Thursday, June 4, 2015

June is Grub Season

Grubs have arrived! These munching machines eat away at the root system of our lawns, killing otherwise healthy grass. Unsightly discoloration, loose turf, and bare areas are only the beginning. Read more after the jump for information on grubs and how to control them.

White grubs are small, plump, white larvae living below the soil surface. These grubs actually chew away at the roots of the grass, resulting in a yellow, patchy appearance - almost as if the lawn is dying out or needs to be watered more regularly. Because the root system of the grass is being eaten away, serious damage can occur if a treatment plan is not put into motion. Damaged turf will roll back like carpet; in many cases, damaged areas of a lawn must be reseeded in order to re-establish healthy grass. Reseeding a lawn can take several weeks to months, and can be a fairly expensive endeavor.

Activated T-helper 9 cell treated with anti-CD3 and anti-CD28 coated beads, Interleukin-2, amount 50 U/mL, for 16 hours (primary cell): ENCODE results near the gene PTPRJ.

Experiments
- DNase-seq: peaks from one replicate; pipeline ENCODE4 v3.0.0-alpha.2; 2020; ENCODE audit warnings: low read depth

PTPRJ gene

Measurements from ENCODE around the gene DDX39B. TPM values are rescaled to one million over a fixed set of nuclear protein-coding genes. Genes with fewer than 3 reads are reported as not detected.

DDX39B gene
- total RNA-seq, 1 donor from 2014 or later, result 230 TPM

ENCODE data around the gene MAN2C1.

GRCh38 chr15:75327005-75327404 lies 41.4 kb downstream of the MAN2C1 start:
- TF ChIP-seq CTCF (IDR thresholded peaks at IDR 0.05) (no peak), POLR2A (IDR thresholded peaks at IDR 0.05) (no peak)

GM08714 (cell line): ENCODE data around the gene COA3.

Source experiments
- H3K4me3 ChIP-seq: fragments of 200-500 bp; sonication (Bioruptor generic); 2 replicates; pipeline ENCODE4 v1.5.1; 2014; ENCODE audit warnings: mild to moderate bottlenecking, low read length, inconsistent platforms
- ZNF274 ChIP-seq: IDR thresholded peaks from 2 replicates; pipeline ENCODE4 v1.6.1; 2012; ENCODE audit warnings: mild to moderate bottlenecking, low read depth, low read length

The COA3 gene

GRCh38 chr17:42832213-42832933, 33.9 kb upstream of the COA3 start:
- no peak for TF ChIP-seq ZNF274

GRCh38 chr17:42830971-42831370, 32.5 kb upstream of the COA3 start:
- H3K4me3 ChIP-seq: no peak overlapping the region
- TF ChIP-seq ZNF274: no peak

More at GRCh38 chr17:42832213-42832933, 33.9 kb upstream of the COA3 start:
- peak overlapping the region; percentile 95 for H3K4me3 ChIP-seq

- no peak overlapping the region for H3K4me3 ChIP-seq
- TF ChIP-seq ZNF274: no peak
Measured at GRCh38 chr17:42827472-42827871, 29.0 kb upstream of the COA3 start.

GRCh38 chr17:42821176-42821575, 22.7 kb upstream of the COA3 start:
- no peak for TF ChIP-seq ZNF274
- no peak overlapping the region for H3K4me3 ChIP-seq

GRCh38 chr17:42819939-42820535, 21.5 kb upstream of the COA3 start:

What can we do to get a handle on grubs?

To control an insect population, we must understand its habits and life cycle. Some grubs complete their life cycle in one year. Others require three years to complete their life cycle. White grubs survive the winter as larvae in the soil. In the early spring the grubs begin to feed again.

Later in the spring and summer, they enter a resting stage (pupae) as they hatch into adult beetles. Beetles lay their eggs which hatch into grub larvae. The larvae feed voraciously, and the cycle begins again.

Utilizing a preventative grub control application before it is too late is the best way to control grubs. Waiting until damage is visible before investing in an annual (preventative) grub control application may mean it is too late to save the affected areas. Being proactive and protecting your lawn every year is the best way to fight grubs and a cycle of frustration.

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